The Tektronix 2712 spectrum analyzer is a very good unit and it is definitely worth your time to fix and keep. The 2712 is part of a family of compact spectrum analyzers (2710/11, 2714/15) made by Tektronix. There are service manuals readily available and collecting and reading them will give you good understanding of the units. The biggest issue will be BOTH troubleshooting and the cost of replacement parts. While all of the other suggestions provided will get you going in the right direction, I suggest you look for a failure of the following items in this order:
1. Intra-board cabling may not be correct, use the service manual to confirm cable routing. I believe the first page of schematics in the 2712 service manual has a drawing of the modules and the cabling. It is not uncommon for techs to troubleshoot a unit and then when they find it is not economical to repair they just hurriedly put the unit back together and it goes to scrap. Sometimes cable aren't connected, may be damaged (bent pins), missing, or connected to the wrong port or board.
2. The A21 100 MHz oscillator board may not be putting out the 100 MHz frequency needed by the 2712's subsystems, reflected in the error messages you posted. With a scope or frequency counter, check J110 (level unknown), and J130 / J140 (about -4 dBm for either) for frequency and output level. If there is no signal, or it is weak or distorted (check by 100 MHz or higher input scope), then you will need to replace the assembly or component level troubleshoot the board.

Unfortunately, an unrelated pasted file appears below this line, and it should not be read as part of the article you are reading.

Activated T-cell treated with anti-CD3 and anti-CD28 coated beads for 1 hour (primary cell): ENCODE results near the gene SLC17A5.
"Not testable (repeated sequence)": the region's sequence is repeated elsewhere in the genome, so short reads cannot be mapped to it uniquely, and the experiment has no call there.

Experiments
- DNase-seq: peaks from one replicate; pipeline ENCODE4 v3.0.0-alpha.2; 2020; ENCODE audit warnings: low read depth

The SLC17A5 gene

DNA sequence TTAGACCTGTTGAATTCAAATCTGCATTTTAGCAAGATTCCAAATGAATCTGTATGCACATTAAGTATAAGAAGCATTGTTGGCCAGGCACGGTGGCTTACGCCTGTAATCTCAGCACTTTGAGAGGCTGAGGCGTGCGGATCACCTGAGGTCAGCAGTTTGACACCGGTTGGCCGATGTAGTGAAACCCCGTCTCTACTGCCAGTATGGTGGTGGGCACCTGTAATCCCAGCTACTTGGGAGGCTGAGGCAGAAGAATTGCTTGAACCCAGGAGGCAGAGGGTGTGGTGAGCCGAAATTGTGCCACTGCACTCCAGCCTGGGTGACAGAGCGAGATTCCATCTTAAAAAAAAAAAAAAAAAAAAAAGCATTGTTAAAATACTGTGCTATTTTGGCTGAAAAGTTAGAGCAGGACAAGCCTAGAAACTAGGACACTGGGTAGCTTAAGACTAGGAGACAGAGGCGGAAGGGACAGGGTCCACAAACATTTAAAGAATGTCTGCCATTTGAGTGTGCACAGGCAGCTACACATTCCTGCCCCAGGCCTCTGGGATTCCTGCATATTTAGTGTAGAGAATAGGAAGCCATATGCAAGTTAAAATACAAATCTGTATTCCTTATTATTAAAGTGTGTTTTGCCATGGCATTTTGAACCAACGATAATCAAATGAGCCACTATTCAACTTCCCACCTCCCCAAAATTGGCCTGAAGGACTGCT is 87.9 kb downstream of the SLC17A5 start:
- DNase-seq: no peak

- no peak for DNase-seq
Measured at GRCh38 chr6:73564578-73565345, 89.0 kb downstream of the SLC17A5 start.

3. The A18 Input Attenuator module has the front panel input and the internal calibrator signal fed through a TO-5 can relay used as a switch into the first attenuation stage. Try cycling through the front panel Level steps to see if an input signal is displayed at any point. There are five attenuators where one of them could be damaged from an excessive input signal, typically from an accidental connection to a transmitter. Worse case is you can bypass the attenuator, or connect the calibrator signal directly to the RF Mixer low pass filter input for testing.
4. The A16 RF Mixer has internal and difficult to replace mixer diodes that can be easily damaged by a high level signal. If the attenuator is set to zero dBm attention, a high level signal can pass through the attenuator and can cause damage to the RF Mixer stage. While you can repair the mixer, some components are no longer available (think mixer diodes) but you may be able to substitute a different part that may or may not provide the same level of performance. You will need some good test equipment to trouble shoot the mixer, but at minimum a 100 MHz scope may work, along with a signal generator capable of -30 to 10 dBm and a frequency range of 100 - 500/1000 MHz. If you have equal or better equipment and time, study the service manual and the operation explanations and then start with good troubleshooting measurements.
Best of luck, keep us updated as you go. Paul/WB6GHK